The earth is rising in one part of Antarctica at one of the fastest rates ever recorded, as ice rapidly disappears and weight is lifted off the bedrock, a new international study has found.
Ice losses from Antarctica have increased global sea levels by 7.6 mm since 1992, with two fifths of this rise (3.0 mm) coming in the last five years alone.
Scientists generally have believed that since the end of the last Ice Age, about 15,000 years ago, the West Antarctic Ice Sheet (WAIS) has been getting smaller and smaller, with its retreat triggered by a warming world and ...
Three major ice sheets are being closely watched by scientists as global temperatures increase, glaciers melt and sea levels rise. Of the three, the East Antarctic Ice Sheet is the largest potential contributor to sea-level ...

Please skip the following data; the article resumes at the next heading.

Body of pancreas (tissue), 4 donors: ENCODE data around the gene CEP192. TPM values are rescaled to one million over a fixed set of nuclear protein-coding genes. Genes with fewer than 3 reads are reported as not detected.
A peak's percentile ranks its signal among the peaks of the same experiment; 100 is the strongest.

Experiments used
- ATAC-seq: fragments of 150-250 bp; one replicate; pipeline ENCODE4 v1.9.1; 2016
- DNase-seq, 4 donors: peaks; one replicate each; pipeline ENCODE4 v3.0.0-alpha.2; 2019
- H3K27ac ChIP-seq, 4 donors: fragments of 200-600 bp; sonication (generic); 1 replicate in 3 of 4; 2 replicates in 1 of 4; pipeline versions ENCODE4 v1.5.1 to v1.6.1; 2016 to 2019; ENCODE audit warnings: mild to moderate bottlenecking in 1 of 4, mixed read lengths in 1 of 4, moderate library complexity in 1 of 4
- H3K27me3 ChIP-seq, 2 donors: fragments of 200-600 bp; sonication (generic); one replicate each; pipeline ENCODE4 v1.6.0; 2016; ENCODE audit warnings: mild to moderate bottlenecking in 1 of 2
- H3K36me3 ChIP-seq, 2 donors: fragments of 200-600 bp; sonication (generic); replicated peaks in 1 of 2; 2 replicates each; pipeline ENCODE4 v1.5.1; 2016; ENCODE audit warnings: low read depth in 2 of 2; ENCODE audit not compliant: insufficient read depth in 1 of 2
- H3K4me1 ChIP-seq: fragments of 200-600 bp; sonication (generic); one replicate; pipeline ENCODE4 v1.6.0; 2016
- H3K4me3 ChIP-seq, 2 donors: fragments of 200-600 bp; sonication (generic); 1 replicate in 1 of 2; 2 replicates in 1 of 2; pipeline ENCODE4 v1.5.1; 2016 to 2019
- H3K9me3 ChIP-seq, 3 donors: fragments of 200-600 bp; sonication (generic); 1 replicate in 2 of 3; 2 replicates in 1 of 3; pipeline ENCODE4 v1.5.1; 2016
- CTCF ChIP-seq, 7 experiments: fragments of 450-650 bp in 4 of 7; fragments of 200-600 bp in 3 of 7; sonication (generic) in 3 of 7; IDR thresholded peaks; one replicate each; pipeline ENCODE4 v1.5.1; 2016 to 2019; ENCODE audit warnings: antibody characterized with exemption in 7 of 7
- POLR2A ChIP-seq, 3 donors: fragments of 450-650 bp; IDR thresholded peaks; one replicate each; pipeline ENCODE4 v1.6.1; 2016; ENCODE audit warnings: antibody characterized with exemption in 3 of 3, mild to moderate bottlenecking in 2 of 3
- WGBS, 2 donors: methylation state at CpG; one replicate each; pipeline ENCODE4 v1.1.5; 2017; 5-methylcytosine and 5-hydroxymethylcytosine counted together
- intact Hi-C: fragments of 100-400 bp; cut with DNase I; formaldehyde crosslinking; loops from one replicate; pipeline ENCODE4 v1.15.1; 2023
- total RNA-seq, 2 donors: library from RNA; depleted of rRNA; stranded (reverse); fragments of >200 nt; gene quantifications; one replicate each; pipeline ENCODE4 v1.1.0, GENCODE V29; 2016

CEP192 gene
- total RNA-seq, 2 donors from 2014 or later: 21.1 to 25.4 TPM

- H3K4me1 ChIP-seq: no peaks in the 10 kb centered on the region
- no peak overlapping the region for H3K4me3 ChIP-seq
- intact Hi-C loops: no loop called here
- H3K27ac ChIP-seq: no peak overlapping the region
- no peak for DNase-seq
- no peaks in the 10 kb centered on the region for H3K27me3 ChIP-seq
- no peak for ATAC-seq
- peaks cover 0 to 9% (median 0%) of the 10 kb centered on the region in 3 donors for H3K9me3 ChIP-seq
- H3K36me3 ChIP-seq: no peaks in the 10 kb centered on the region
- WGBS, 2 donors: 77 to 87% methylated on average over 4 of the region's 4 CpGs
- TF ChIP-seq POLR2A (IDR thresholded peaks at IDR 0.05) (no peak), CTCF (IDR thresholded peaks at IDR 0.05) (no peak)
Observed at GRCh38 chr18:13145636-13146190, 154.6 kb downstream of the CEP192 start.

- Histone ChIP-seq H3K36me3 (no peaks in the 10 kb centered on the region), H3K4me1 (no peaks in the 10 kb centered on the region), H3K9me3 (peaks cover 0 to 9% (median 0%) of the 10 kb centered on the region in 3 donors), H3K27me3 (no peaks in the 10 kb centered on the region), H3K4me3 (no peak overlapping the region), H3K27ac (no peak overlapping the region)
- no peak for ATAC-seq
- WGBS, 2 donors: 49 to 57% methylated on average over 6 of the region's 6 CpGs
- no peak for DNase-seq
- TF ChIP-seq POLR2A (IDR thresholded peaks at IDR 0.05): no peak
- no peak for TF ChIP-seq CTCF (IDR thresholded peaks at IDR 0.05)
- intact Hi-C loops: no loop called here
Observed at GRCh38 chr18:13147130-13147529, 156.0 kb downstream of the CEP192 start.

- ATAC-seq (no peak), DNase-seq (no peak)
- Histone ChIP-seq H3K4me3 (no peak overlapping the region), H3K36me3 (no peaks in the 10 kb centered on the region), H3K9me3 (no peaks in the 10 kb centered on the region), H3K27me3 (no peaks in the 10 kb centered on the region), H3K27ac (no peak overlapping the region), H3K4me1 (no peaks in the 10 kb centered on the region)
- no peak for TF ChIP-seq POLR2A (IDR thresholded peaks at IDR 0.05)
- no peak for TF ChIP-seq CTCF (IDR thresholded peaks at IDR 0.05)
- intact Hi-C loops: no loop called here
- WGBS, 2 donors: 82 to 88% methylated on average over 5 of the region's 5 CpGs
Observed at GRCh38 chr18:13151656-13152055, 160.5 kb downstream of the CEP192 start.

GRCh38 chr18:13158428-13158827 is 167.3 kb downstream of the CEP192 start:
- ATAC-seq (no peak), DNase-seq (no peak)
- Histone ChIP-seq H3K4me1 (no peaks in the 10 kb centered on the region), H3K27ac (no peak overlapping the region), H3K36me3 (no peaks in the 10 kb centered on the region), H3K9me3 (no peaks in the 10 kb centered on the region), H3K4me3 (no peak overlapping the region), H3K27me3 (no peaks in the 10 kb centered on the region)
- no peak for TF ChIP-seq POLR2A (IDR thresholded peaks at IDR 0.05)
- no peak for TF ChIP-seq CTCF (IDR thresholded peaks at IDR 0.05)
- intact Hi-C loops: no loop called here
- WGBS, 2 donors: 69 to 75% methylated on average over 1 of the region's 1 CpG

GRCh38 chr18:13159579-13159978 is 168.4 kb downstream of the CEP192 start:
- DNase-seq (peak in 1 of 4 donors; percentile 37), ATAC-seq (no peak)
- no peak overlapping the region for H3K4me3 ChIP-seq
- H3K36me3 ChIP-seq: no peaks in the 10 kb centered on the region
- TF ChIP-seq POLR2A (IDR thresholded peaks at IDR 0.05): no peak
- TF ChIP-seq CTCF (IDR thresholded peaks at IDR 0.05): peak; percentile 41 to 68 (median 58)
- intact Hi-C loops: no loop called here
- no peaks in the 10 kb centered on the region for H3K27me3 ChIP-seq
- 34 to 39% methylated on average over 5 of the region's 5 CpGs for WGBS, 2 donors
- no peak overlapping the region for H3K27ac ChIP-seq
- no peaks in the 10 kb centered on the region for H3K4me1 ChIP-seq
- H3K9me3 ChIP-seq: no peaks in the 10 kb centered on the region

Decisions made in the next decade will determine whether Antarctica suffers dramatic changes that contribute to a metre of global sea level rise.
Breakthrough research has revealed the British Isles were repeatedly submerged under an ice sheet extending to the centre of the North Sea over a million years earlier than previously thought.
A new study from the University of Waterloo discovered that rising sea levels could be accelerated by vulnerable ice shelves in the Antarctic.
Storm-driven ocean swells have triggered the catastrophic disintegration of Antarctic ice shelves in recent decades, according to new research published in Nature today.
Monitoring Antarctica from space has revealed how its ice is being lost to the oceans, providing crucial insight into the continent's response to a warming climate.